A critical aspect of health that is often overlooked is the significance of preventive care. Countries that are a part of the Organisation for Economic Co-operation and Development spend less than 3% on preventive care.[3] Prevention is important in reducing the overuse of resources in health, which can result in reducing the carbon footprint. Several short and long-term sustainability goals can be achieved through primary, secondary, and tertiary prevention. A robust global vaccination programme must be implemented to decrease resource consumption. Furthermore, encouraging the public to adopt a healthy lifestyle empowers them to take an active role in enhancing their well-being.

Public health is often highly fragmented as patients may have to go to several points along the treatment pathway. Improving access to early diagnosis and providing one-stop solutions can make this process easier and more sustainable. Policymakers and other stakeholders can drive systemic change by encouraging people to adopt preventive measures to reduce the disease burden and health consumption.

There are several indirect ways in which health can become more sustainable. For instance, encouraging the adoption of telemedicine in cases where the patient does not need to be physically present. Governments must create policies that encourage the sustainable procurement of ingredients for medicines, using greener methods of transportation, embracing a circular economy, and employing safe waste disposal methods.

Public health and sustainability have a symbiotic relationship that requires our utmost attention. COVID-19 may not be the last health crisis we witness in our lifetimes. This is especially true due to climate change, which can exacerbate more than half of the known human pathogenic diseases.[4] As health communicators our task is twofold — drawing attention to the brewing health crisis while shedding light on climate change and its implications. The future hinges on sustainability and integrating it into the health system while not compromising on quality. The transition needs to start now.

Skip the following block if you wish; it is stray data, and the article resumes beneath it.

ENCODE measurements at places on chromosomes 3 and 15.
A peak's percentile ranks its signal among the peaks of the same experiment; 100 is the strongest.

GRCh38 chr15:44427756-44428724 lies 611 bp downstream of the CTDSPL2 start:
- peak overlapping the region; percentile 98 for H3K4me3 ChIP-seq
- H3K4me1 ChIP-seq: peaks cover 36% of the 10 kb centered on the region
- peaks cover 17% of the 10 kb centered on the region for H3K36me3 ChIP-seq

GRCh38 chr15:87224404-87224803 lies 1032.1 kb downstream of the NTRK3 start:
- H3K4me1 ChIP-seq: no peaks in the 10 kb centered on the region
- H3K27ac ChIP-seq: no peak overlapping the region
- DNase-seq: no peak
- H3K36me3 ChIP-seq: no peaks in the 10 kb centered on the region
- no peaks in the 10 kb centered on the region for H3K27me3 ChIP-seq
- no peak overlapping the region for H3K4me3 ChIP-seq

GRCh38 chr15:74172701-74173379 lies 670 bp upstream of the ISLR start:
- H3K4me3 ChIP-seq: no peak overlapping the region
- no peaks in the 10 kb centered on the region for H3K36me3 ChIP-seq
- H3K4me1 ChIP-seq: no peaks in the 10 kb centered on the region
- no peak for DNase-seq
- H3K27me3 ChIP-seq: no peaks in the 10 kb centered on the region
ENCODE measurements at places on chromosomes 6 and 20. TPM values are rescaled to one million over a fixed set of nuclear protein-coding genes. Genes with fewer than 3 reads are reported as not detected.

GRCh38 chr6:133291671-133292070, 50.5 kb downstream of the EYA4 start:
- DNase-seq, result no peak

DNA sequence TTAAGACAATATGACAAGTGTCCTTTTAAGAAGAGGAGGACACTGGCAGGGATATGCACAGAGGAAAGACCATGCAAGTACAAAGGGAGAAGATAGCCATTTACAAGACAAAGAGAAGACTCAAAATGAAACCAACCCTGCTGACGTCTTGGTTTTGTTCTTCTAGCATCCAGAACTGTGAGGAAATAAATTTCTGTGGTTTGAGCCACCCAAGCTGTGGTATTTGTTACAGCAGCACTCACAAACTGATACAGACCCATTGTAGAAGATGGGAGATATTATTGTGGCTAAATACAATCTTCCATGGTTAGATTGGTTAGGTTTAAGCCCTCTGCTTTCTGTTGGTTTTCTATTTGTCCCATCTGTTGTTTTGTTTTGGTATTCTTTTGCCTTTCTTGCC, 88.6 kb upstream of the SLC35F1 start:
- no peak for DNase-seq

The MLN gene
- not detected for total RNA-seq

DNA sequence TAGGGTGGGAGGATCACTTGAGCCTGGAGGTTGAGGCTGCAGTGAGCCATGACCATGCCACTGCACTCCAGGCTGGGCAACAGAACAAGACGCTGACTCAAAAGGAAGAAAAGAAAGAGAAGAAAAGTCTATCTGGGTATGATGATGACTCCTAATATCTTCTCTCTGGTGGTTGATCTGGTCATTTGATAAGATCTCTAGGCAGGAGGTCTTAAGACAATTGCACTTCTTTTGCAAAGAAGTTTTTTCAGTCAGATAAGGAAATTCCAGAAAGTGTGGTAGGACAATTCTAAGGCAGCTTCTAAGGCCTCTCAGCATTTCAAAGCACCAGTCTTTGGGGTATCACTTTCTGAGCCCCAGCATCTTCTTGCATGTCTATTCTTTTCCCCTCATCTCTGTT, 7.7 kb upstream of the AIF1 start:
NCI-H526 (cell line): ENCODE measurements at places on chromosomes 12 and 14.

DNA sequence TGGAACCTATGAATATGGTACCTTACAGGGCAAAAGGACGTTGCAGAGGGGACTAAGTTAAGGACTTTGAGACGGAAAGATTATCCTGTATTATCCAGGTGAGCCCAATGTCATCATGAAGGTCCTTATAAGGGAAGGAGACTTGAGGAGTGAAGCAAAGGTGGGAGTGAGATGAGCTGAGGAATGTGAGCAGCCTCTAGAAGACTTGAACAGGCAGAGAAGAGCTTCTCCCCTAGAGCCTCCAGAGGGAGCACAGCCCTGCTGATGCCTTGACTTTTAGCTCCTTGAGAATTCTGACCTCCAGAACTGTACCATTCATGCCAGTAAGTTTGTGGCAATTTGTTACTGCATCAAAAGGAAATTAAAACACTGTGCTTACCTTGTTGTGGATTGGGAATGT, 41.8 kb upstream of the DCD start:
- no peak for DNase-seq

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Aman Gupta
Aman Gupta
Aman Gupta is a global communications leader with a passion for health. He has led campaigns focused on key health issues, including NCDs, HIV/AIDS, Immunizations, Health Financing, and empowering patients’ voices across Asia, Africa, Europe, and the Americas. He founded SPAG, an award-winning global communications and advocacy agency that became part of FINN Partners in 2022. He is Managing Partner- Health Practice- Asia at FINN Partners, based in India. He has been recognized as one of the top 25 innovators in Asia-Pacific by Provoke media and one of the top 15 people to watch out for in 2023. He also was part of the first TED Fellows in 2003, recognized for his work in public health. He supports various not-for-profit organizations, including PFCD (Partnership to fight chronic Disease) and TPAG (Thalassemia Patients Advocacy Group).